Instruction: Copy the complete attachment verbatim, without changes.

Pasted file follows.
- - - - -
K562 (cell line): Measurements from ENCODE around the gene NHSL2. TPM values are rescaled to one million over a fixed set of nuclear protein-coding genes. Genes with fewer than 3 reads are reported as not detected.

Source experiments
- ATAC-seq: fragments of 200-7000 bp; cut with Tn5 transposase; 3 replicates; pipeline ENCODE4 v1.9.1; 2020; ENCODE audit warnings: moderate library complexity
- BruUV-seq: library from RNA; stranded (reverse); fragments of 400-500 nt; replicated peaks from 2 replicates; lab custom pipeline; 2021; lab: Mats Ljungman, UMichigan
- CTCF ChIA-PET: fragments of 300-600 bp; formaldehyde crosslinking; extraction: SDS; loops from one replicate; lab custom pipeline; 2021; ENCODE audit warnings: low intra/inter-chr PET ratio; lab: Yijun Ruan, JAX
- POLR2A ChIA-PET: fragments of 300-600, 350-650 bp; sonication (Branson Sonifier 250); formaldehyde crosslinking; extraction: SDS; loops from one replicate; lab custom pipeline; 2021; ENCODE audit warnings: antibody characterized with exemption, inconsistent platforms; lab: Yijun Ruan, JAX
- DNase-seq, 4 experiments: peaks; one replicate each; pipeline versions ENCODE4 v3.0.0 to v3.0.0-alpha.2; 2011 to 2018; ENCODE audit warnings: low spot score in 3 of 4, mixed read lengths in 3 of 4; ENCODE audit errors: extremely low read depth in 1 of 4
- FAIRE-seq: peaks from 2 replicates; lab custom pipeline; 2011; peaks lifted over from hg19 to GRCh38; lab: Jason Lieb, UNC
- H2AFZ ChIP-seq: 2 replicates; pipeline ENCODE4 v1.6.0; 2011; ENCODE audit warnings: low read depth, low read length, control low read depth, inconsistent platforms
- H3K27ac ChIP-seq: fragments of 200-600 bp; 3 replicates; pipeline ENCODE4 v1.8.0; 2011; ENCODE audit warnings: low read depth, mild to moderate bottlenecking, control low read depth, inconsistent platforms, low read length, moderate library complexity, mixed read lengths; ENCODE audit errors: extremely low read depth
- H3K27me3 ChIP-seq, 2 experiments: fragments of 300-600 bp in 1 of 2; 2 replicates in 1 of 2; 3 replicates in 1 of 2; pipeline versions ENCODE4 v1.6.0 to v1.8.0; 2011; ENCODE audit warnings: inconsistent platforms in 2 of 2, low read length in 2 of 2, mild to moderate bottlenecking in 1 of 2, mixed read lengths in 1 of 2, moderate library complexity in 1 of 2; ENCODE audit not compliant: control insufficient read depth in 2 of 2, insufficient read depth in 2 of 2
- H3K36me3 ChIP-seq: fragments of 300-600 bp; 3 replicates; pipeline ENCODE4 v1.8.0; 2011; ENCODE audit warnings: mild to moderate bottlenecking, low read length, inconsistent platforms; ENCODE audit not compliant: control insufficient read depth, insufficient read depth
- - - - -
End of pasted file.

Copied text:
K562 (cell line): Measurements from ENCODE around the gene NHSL2. TPM values are rescaled to one million over a fixed set of nuclear protein-coding genes. Genes with fewer than 3 reads are reported as not detected.

Source experiments
- ATAC-seq: fragments of 200-7000 bp; cut with Tn5 transposase; 3 replicates; pipeline ENCODE4 v1.9.1; 2020; ENCODE audit warnings: moderate library complexity
- BruUV-seq: library from RNA; stranded (reverse); fragments of 400-500 nt; replicated peaks from 2 replicates; lab custom pipeline; 2021; lab: Mats Ljungman, UMichigan
- CTCF ChIA-PET: fragments of 300-600 bp; formaldehyde crosslinking; extraction: SDS; loops from one replicate; lab custom pipeline; 2021; ENCODE audit warnings: low intra/inter-chr PET ratio; lab: Yijun Ruan, JAX
- POLR2A ChIA-PET: fragments of 300-600, 350-650 bp; sonication (Branson Sonifier 250); formaldehyde crosslinking; extraction: SDS; loops from one replicate; lab custom pipeline; 2021; ENCODE audit warnings: antibody characterized with exemption, inconsistent platforms; lab: Yijun Ruan, JAX
- DNase-seq, 4 experiments: peaks; one replicate each; pipeline versions ENCODE4 v3.0.0 to v3.0.0-alpha.2; 2011 to 2018; ENCODE audit warnings: low spot score in 3 of 4, mixed read lengths in 3 of 4; ENCODE audit errors: extremely low read depth in 1 of 4
- FAIRE-seq: peaks from 2 replicates; lab custom pipeline; 2011; peaks lifted over from hg19 to GRCh38; lab: Jason Lieb, UNC
- H2AFZ ChIP-seq: 2 replicates; pipeline ENCODE4 v1.6.0; 2011; ENCODE audit warnings: low read depth, low read length, control low read depth, inconsistent platforms
- H3K27ac ChIP-seq: fragments of 200-600 bp; 3 replicates; pipeline ENCODE4 v1.8.0; 2011; ENCODE audit warnings: low read depth, mild to moderate bottlenecking, control low read depth, inconsistent platforms, low read length, moderate library complexity, mixed read lengths; ENCODE audit errors: extremely low read depth
- H3K27me3 ChIP-seq, 2 experiments: fragments of 300-600 bp in 1 of 2; 2 replicates in 1 of 2; 3 replicates in 1 of 2; pipeline versions ENCODE4 v1.6.0 to v1.8.0; 2011; ENCODE audit warnings: inconsistent platforms in 2 of 2, low read length in 2 of 2, mild to moderate bottlenecking in 1 of 2, mixed read lengths in 1 of 2, moderate library complexity in 1 of 2; ENCODE audit not compliant: control insufficient read depth in 2 of 2, insufficient read depth in 2 of 2
- H3K36me3 ChIP-seq: fragments of 300-600 bp; 3 replicates; pipeline ENCODE4 v1.8.0; 2011; ENCODE audit warnings: mild to moderate bottlenecking, low read length, inconsistent platforms; ENCODE audit not compliant: control insufficient read depth, insufficient read depth